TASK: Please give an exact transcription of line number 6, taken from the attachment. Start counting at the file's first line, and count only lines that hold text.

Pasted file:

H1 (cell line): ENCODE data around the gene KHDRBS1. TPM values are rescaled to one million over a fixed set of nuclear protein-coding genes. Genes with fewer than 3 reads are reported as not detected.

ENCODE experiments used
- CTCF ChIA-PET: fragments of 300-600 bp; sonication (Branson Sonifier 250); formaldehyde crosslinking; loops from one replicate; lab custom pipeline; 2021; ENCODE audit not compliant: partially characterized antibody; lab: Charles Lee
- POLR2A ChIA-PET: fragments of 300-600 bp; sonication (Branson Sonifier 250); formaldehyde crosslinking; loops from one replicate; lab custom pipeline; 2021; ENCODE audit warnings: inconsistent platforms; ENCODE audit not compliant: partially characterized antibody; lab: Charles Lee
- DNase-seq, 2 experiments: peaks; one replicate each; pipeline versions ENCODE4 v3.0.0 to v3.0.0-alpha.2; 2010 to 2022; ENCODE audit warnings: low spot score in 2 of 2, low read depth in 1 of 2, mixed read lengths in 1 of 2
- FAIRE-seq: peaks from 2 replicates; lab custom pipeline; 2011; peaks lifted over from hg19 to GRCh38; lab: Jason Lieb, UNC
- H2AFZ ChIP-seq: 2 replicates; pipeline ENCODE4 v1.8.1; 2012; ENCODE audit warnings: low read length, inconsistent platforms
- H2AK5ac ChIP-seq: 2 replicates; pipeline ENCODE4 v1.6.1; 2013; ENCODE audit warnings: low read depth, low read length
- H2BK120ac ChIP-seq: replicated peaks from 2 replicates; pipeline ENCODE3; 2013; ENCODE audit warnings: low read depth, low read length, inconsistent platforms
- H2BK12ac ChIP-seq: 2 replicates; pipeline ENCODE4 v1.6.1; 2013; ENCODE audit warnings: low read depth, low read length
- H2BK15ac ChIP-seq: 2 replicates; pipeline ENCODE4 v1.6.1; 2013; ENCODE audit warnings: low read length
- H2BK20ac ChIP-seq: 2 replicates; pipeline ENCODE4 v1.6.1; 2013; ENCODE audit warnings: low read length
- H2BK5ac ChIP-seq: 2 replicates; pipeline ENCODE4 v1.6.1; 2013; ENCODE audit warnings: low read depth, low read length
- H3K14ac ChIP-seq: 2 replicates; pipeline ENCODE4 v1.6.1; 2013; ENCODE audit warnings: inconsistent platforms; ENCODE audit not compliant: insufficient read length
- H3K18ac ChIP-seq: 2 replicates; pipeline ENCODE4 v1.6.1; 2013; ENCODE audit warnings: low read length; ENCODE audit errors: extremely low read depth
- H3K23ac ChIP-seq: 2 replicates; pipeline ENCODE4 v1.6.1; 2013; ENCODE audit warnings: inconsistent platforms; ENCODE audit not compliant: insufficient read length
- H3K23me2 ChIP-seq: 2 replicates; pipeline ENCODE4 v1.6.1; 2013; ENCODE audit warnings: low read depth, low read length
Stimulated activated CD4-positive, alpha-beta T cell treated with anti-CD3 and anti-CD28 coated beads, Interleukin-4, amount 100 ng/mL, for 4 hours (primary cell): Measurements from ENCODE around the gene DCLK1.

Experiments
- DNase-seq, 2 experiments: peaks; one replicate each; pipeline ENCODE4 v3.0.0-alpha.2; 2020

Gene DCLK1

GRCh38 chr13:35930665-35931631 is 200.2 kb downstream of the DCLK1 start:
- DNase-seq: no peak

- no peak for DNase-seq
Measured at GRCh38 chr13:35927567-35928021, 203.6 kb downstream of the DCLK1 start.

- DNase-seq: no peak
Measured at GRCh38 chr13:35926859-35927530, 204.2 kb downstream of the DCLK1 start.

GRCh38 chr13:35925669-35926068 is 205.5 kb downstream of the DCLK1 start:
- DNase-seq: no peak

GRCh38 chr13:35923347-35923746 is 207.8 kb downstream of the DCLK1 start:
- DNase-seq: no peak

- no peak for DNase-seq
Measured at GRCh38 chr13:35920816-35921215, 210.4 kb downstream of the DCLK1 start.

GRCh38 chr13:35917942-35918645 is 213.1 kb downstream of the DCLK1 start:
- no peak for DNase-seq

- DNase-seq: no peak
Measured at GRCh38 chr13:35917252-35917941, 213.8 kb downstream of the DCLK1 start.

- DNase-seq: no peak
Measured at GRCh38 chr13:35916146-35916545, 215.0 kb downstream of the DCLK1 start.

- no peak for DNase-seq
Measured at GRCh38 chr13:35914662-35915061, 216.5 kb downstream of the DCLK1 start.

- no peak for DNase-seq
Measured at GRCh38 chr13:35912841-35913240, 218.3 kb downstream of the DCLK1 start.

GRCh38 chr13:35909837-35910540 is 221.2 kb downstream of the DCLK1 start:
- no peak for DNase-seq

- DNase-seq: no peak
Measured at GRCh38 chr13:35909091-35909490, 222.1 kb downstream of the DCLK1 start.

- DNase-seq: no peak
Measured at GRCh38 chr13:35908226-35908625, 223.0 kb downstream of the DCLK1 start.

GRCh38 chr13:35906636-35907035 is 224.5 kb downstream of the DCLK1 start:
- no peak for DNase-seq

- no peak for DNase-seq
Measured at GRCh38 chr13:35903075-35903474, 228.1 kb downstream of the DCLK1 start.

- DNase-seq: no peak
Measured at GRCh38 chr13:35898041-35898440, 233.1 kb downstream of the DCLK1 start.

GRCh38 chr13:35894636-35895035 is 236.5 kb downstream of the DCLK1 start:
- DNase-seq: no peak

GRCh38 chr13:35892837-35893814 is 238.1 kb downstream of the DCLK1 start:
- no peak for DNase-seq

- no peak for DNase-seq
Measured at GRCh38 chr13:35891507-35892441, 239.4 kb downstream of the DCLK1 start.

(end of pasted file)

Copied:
- FAIRE-seq: peaks from 2 replicates; lab custom pipeline; 2011; peaks lifted over from hg19 to GRCh38; lab: Jason Lieb, UNC